Barrage of Expendables
[draft]barrage of expendables[/draft]
Magic’s designers often talk about the slowly swinging pendulum of the game’s balance, with creatures increasingly dominating the game after the early years of spell-based competition. In contrast to the unplayable update on [card]Goblin Bombardment[/card], [card]Kalonian Hydra[/card] does a pseudo-[card]Darksteel Colossus[/card] impression for the low, low price of five mana. Both cards deal over 20 points of trample damage over the course of two attack steps.
I’ve heard some mention of synergy in the design, which is mostly nonsense. By the time you would gain any synergistic benefits you are usually one turn away from winning anyways.
There is some tension built into the design, as the Hydra has to actually attack to achieve massive stats, and isn’t very impressive on defense. On the whole, though, I don’t find the design very appealing and imagine games involving Kalonian Hydra will mostly boil down to “do you have the removal spell?”-checks. The power level is there, but I do wonder whether Kalonian Hydra would actually make my Cube more fun to play.
Verdict: Run it if power level is your only metric.
Three-power two-drops aren’t in short supply these days. There’s no disputing the value of a 3/3 for two mana, but [card]Kalonian Tusker[/card]’s GG casting cost is far more restrictive than those of recent printings like [card]Gore-House Chainwalker[/card] and [card]Cloistered Youth[/card]. I know there’s a contingency of Cubers that push for green aggro, but I don’t think green has the chops to carry the torch as a primary aggressive color at a high power level. Green is far more effective providing splash support in the form of cards like [card]Rancor[/card] and [card]Bloodbraid Elf[/card].
Given this dynamic, I’m particularly hesitant when it comes to heavily green aggressive cards, as a deck splashing for green is unlikely to want to play them. Currently the only card I run at that cost is [card]Strangleroot Geist[/card], which is both more powerful than [card]Kalonian Tusker[/card] and supports the sacrifice themes my Cube is currently pushing.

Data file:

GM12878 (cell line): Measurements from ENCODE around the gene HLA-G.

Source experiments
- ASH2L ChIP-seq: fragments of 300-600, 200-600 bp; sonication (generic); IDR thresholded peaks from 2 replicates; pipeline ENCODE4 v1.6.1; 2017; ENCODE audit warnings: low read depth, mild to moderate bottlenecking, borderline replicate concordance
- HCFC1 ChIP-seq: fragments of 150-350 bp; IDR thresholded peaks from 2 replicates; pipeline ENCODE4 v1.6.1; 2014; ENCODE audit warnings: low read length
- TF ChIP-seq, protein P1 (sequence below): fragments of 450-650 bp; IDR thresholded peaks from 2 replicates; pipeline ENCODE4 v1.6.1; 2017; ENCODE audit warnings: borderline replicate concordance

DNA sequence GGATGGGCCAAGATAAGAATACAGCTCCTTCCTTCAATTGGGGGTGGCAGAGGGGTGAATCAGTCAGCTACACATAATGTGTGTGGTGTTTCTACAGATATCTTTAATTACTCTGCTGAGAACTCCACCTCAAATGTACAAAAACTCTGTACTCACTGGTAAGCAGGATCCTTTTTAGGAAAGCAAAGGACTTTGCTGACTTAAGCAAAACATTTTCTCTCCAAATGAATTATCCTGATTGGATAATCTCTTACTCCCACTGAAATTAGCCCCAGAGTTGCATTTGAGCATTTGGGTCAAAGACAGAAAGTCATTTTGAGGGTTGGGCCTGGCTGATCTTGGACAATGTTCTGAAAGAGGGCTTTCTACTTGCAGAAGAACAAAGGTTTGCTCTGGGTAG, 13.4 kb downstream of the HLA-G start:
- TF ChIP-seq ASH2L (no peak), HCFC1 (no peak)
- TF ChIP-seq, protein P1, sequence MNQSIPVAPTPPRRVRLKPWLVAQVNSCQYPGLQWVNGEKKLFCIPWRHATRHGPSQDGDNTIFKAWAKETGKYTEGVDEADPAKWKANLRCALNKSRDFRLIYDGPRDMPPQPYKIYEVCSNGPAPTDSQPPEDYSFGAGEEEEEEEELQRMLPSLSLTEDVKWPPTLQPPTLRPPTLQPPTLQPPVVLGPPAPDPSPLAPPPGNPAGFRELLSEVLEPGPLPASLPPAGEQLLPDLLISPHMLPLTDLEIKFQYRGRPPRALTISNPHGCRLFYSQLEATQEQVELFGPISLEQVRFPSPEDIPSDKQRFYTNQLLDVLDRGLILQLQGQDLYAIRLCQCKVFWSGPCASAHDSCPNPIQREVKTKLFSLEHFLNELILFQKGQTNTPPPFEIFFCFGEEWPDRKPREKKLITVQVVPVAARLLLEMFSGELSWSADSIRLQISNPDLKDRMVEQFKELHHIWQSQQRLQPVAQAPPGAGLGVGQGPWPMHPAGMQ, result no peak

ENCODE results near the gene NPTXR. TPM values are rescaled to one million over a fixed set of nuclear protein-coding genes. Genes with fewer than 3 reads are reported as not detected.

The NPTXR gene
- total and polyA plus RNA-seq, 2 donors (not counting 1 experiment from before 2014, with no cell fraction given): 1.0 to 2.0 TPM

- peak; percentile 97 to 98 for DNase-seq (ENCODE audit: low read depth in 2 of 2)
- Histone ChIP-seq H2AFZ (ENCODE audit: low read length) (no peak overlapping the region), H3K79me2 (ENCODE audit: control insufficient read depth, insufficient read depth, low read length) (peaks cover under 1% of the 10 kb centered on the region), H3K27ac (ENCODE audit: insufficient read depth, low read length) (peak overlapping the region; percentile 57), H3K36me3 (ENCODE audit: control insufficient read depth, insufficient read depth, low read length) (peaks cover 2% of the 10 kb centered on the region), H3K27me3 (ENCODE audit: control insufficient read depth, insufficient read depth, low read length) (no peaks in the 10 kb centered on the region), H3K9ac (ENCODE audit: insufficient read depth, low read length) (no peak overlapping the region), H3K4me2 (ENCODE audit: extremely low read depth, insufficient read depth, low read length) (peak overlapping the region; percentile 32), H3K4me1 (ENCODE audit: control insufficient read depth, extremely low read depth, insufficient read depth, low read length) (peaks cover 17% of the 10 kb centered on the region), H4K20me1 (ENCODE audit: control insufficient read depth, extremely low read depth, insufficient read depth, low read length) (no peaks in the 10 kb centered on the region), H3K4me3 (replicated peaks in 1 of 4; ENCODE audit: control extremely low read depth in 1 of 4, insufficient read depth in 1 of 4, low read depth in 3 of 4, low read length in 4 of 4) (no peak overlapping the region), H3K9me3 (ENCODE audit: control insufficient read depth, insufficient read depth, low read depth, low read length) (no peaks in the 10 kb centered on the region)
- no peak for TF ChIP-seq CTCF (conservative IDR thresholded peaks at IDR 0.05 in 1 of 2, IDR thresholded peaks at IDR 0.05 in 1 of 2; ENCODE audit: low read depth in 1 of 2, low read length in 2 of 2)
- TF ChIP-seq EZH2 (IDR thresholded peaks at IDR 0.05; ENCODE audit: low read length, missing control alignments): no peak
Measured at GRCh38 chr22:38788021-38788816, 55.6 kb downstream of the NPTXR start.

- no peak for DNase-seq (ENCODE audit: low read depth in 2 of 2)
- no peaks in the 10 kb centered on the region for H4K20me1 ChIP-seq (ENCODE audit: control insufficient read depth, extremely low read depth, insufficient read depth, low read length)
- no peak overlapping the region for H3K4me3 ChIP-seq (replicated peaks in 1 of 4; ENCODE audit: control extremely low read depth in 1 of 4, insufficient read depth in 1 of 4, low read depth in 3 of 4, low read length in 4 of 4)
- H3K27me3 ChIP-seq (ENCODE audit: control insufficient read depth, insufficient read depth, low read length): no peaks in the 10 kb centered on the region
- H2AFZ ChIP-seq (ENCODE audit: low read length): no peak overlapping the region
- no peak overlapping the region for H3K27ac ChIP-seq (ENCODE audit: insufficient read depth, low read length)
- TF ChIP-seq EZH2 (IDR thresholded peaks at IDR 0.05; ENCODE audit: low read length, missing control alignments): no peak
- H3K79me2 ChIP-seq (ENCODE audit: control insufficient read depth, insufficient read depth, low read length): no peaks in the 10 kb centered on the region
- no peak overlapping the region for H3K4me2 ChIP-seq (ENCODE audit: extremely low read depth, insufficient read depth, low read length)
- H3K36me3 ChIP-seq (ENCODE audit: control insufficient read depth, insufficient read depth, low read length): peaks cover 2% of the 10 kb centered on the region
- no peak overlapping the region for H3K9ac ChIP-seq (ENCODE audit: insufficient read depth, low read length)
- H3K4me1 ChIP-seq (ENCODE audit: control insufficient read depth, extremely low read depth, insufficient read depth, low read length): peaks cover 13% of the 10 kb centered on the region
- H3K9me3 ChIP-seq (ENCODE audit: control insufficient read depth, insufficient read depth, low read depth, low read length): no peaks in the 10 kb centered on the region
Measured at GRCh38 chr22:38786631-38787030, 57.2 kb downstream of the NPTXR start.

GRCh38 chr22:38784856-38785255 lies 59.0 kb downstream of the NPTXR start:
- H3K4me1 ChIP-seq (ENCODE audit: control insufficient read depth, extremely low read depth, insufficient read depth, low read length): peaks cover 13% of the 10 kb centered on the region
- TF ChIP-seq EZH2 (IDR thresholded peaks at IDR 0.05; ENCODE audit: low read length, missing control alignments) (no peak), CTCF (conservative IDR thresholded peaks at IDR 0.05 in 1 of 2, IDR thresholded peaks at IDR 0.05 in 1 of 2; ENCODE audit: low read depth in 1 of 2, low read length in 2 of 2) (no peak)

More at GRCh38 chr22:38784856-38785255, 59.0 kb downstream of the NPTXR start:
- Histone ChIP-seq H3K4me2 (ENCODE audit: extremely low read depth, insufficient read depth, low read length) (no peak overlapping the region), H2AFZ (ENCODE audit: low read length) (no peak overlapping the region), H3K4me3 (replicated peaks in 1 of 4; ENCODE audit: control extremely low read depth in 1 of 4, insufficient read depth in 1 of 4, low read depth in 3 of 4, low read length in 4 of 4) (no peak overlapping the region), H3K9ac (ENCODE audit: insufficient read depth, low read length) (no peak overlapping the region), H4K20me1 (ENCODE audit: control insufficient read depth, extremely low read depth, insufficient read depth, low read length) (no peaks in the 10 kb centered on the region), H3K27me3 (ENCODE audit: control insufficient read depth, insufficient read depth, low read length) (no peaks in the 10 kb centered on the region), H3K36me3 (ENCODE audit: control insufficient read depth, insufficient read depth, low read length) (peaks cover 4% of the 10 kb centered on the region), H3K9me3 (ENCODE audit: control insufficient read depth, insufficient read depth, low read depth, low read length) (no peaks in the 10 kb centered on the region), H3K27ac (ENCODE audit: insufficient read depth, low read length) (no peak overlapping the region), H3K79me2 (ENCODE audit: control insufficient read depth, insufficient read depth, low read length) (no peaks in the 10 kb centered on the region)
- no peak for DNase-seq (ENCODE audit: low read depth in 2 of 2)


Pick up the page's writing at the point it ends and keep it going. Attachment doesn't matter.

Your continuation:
Verdict: Run it if you’re pushing green aggro, otherwise pass.
Is the cycle complete?
As with any build-around card, [card]Young Pyromancer[/card] is far more potent in a Constructed setting than in draft. [card]Delver of Secrets[/card] makes inroads in powerful formats like Legacy, but in Cube it’s difficult achieve the right density of spells without suffering from a lack of threat density. One of the factors that has long held back the “spells matter” archetype in Cube is a lack of cards that properly reward you for playing spells.
Many of the cards from this school of design have fallen flat. [card]Talrand, Sky Summoner[/card], for example, required you to cast two spells after casting it in order to get more value than simply casting [card]Talrand’s Invocation[/card] instead.
The biggest difference, of course, is that [card]Young Pyromancer[/card] hits the table much earlier, greatly extending your window to cast spells. Following up a turn 2 [card]Young Pyromancer[/card] with a turn 3 [card]Stone Rain[/card] is a massive game. Moreover, aggressive decks often suffer from a loss of momentum when using removal spells to clear out blockers. [card]Young Pyromancer[/card] elegantly gets around this.[card]Young Pyromancer[/card] also lights up my imagination. I dream of following it up with a [card]Gitaxian Probe[/card], [card]Cabal Therapy[/card], and an immediate flashback on [card]Cabal Therapy[/card]. Even when not hitting a ridiculous draw, Young Pyromancer challenges you to properly sequence your plays and consider how to get the greatest value out of your investment. Do you alpha-strike into blockers with the Pyromancer, or leave him back for future token generation?